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09:35 pm: Arth – arith – arrr – surgery

Surgery went well today, so far as we can tell.

In summary, I highly recommended:

* New England Surgicare.
* Dr. Andrew Chapman

I do not recommend needing surgery … but if you gotta … this is the way to fly.

I was “NPO” (nothing by mouth) starting at midnight last night. The only cause for concern there was my raging coffee addiction … which usually smacks me with a savage headache around 11am. However, redmed enforced a “nothing means nothing” policy with the wily gambit of “you should call your doctor and ask.” Pride won out over fear, and I went without.

We got to New England Surgicare around 8:30, and I was processed with speed, efficiency, and respect. It was stunningly good. Seriously, I would recommend that facility to anyone, for any-thing. For all that we all hate the medical establishment and all its incompetent glory … I figure it’s important to give a shout out to a place that got it right.

* Everyone was friendly, yet professional … down to the nice lady who shaved my knee.
* The staff knew what was going on with me. Every point in the chain was a personal handoff – “this is Dr. such-and-so. He’ll be your anesthesiologist today. See you in there!”

* Crap ran on time. My surgery was scheduled for 10am, and I think I lay down on the bed at about 10:03.

* Word had been passed to the recovery room about my coffee fixation – and coffee was available when I regained consciousness. Seriously. I had made some quip about the coffee thing at some point during intake … and they remembered.

* The nurse in charge of such things asked if I had kids. When I said ‘no,’ she said ‘okay, no need for a sympathy crutch then.’ Like, how nice is that? The idea that yeah, of course the kids will want a crutch if dad’s using them.

Brief digression to note that redmed apparently knows every anesthesiologist in Boston. ‘Don’t I know you?’ he said while they were shaking hands. Yeah. They’re all one big happy family.

So yeah, I stripped down and donned the gown. They gave me a nice recliner to sit in while they shaved my knee. The surgeon came in and reviewed the consent form and then wrote on my surgical knee to verify that we were all talking about the same limb. The anesthesia doc went over anesthesia. They walked me back into the room, and we’re all chatting and laughing. They helped me out of the “front” gown, leaving only the “back” one. I lay down on the bed, and the anesthesiologist started the medication. I remember putting on the oxygen mask.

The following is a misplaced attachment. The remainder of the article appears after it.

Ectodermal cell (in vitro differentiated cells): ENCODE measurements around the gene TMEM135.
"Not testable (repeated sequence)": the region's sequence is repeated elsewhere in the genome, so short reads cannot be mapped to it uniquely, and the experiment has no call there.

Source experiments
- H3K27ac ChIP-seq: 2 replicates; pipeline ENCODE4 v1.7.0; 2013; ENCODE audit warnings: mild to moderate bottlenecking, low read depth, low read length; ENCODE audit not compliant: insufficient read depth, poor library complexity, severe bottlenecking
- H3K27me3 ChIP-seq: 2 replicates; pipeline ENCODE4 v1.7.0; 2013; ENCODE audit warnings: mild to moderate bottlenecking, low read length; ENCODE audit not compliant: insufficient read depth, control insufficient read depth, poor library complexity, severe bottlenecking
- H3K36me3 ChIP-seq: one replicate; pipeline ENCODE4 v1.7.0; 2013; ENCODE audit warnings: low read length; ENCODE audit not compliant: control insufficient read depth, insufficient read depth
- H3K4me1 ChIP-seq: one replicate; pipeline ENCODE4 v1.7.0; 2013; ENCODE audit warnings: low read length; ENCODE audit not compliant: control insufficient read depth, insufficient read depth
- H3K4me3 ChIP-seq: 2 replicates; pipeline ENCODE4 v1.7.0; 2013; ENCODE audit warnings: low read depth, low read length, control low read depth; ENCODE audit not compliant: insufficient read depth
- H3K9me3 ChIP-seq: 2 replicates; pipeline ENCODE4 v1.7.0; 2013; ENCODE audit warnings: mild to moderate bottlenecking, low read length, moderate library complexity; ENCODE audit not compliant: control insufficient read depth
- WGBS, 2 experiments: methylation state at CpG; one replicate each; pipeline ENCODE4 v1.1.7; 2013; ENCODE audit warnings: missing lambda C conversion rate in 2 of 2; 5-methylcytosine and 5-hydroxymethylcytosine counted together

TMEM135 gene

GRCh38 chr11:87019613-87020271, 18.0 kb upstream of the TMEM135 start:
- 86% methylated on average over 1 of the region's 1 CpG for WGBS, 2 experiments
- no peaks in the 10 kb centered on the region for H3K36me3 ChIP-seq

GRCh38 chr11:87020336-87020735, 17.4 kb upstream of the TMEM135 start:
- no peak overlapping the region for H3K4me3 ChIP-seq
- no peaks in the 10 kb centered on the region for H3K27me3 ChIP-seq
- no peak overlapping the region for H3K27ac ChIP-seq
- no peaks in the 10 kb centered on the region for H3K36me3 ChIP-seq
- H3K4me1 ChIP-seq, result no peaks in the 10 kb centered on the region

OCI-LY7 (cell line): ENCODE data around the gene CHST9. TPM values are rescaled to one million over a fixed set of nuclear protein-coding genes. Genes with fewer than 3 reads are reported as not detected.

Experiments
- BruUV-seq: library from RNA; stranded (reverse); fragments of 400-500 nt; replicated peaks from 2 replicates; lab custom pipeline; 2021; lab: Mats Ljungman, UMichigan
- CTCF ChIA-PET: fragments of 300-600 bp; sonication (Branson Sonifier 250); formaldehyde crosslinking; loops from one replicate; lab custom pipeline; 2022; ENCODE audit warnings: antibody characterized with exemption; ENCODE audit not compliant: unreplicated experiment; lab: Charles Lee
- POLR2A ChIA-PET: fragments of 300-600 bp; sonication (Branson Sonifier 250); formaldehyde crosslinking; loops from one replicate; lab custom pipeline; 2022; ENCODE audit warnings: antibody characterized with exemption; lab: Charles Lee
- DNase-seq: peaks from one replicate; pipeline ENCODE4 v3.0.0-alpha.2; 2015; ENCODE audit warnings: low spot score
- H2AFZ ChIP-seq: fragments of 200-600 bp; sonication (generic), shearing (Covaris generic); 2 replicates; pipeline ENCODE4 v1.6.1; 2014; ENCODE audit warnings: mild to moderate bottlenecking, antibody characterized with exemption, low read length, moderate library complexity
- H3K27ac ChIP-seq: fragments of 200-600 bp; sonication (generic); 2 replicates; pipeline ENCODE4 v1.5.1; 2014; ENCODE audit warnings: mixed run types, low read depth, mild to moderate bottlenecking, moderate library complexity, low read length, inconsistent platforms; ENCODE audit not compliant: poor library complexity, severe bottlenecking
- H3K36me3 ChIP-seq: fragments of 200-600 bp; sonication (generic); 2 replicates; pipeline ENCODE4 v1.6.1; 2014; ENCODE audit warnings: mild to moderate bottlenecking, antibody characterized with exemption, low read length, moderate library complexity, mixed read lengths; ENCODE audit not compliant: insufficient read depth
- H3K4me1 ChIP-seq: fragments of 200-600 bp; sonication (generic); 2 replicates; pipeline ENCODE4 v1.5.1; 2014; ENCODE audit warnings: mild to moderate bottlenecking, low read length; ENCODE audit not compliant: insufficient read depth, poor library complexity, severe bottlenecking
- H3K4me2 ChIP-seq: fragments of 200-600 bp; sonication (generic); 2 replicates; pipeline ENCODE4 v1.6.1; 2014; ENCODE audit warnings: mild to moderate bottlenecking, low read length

Next thing I know, I’m waking up in a curtained off corner of a recovery room, leaned back in a recliner. I had the “front” gown back on. My leg is wrapped and bundled. All is well. They brought first water and crackers, and then Jen and coffee …

… and a rose …

Apparently all patients at this place receive a rose when they wake up. Gotta tell you – it’s a nice touch.

Anyway: Gory details – I got the “trim” rather than the “repair.” There were flaps hanging out into the joint, and rough edges all around. I have pictures of the “before” and “after.” This means that I have less meniscus cushioning in my knee … but also that I get the “short” recovery. Basically, I’m on crutches through the weekend “as needed for pain.” They want me moving as soon as possible to encourage the joint to stay loose.

Pain is totally manageable. While I have access to The Good Stuff, I actually have no inclination to use it. Frankly, it hurts less than when I injured it. I tweak my back worse than this on a regular basis. Given that – I see no reason to screw with (a) addiction (b) tolerance (c) constipation.

And with that, I plan to return to my comfy seat in front of the TV.

Originally published at chris.dwan.org. You can comment here or there.

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